Step 15 - Negotiating After Home Inspection

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When Seller and Buyers Don't Agree During Negotiating After Home Inspection

Negotiating after a home inspection is a crucial phase in the home-selling process. It is common for buyers to conduct a thorough inspection to identify any potential issues with the property. If disagreements arise between the seller and buyers following the inspection, here's what typically happens:

1. Identification of Inspection Discrepancies
After the home inspection, the buyer's inspector will provide a detailed report outlining any problems found in the property. These issues could range from minor repairs to significant structural concerns. The buyer and their agent will review the report to identify discrepancies that need to be addressed.

2. Request for Repairs or Credits
Based on the inspection report, the buyer may submit a formal request for repairs or credits to the seller. The request will outline the specific items that the buyer wants the seller to address before proceeding with the purchase. Alternatively, the buyer may ask for a reduction in the purchase price to cover the cost of necessary repairs.

3. Seller's Response (Within 24 hours from written request from Buyers Agent)
Upon receiving the buyer's request, the seller has several options for responding:

Agree to the Request: If the seller agrees to the buyer's requests, they can proceed with arranging the repairs or offering the requested credits. Both parties would need to come to a mutual agreement on the terms.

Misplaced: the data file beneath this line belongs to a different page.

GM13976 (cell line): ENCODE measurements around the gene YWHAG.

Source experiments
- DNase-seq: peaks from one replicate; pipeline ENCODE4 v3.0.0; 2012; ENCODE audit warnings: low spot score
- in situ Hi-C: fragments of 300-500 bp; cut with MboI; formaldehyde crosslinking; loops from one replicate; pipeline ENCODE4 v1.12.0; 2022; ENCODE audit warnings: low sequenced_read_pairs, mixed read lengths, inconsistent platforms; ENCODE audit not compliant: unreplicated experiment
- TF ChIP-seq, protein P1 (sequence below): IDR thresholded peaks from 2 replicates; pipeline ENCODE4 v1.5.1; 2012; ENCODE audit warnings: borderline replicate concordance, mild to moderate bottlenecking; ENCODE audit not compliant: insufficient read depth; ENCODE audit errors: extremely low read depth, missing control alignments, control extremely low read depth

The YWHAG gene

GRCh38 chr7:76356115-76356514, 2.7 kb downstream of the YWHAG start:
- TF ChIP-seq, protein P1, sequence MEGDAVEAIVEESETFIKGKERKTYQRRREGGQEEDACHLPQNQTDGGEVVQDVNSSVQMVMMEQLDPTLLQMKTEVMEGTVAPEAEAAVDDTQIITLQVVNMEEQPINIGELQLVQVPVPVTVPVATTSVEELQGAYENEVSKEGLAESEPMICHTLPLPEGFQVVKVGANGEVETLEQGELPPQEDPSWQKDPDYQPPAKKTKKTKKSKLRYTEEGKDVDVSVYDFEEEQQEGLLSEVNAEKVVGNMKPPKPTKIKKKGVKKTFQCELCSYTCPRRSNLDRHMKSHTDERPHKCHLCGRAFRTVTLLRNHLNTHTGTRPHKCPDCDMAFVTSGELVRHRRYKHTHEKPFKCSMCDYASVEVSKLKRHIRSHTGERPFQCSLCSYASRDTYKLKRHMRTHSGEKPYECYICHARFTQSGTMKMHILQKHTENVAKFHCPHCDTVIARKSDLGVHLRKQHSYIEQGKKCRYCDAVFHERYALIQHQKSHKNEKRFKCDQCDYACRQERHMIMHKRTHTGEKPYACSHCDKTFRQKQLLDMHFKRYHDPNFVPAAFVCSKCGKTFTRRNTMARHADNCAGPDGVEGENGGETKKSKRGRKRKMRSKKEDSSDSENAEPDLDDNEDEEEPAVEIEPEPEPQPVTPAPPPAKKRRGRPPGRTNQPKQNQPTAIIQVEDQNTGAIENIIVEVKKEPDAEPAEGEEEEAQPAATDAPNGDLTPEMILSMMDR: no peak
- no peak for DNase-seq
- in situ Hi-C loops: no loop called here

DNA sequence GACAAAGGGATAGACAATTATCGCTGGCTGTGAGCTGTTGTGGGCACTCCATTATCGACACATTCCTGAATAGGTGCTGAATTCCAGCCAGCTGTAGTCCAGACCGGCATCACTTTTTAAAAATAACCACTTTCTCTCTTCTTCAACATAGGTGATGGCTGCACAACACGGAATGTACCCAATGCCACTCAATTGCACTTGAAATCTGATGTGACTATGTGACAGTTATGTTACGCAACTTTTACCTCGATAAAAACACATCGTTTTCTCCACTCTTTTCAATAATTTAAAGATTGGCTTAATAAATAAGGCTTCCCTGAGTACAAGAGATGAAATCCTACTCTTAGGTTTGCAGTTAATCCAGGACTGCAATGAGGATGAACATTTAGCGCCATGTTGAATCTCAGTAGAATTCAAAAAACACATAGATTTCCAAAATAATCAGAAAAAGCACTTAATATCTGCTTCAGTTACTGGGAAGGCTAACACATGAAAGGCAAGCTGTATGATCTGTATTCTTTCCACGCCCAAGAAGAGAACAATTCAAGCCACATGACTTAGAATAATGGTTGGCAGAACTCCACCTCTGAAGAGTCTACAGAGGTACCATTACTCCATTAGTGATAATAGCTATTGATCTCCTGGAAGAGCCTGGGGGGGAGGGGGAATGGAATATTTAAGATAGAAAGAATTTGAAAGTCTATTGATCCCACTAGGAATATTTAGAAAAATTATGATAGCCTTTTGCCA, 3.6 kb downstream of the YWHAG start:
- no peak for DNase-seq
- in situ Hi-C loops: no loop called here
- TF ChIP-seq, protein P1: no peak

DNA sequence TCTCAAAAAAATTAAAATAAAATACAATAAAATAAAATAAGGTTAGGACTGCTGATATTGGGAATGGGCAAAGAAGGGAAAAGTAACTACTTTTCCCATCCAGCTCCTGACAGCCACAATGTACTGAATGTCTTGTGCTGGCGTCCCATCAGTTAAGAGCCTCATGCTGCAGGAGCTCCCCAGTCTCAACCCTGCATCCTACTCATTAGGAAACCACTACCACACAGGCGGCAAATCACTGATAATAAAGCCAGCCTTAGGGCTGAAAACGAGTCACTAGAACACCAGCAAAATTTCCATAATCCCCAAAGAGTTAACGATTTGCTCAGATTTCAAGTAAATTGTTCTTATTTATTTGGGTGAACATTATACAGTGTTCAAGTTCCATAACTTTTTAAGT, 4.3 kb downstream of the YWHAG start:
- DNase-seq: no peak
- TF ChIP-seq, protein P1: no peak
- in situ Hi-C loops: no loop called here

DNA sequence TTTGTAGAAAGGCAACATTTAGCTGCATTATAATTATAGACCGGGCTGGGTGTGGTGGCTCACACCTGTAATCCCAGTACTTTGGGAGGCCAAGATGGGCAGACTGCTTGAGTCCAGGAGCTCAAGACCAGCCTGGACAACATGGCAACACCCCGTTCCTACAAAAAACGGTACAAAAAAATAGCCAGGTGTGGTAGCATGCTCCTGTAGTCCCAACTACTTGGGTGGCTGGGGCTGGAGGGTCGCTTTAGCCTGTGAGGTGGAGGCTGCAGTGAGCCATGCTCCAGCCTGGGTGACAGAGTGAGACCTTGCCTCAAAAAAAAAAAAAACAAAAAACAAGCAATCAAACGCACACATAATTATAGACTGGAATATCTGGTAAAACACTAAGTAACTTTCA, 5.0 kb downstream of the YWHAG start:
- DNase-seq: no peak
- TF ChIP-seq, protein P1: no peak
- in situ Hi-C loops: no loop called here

Counteroffer: The seller may choose to make a counteroffer that addresses some, but not all, of the buyer's requests. This can lead to further negotiation until both parties reach a compromise.
Decline the Request: In some cases, the seller may refuse to make any repairs or offer credits. This decision could potentially lead to the termination of the sale if the buyer is not willing to proceed without the requested changes.
4. Renegotiation and Resolution (in 24 hours)
Negotiations between the seller and buyers may continue until they reach an agreement or decide to walk away from the deal altogether. It is essential for both parties to communicate openly and be willing to find common ground to move forward.

5. Legal Contingencies
This can allow the buyer to back out of the deal without losing their earnest money (usually $1000) if they cannot reach an agreement with the seller after the inspection. These contingencies provide an extra layer of protection for the buyer.

6. Potential Next Steps
Depending on the outcome of the negotiations:

If an agreement is reached, the sale can proceed as planned, and Purchase and Sale is signed with 2nd Escrow money received) the transaction moves towards closing.
If an agreement cannot be reached, the buyer may decide to walk away from the deal and look for another property that better meets their requirements.
If the seller is unable or unwilling to address the buyer's concerns, they may choose to relist the property and find a new buyer.
In conclusion, negotiating after a home inspection is a critical phase in the home-selling process. It requires open communication and a willingness to find common ground between the seller and buyers. By navigating this phase successfully, both parties can proceed with confidence towards closing the sale or exploring other options if needed.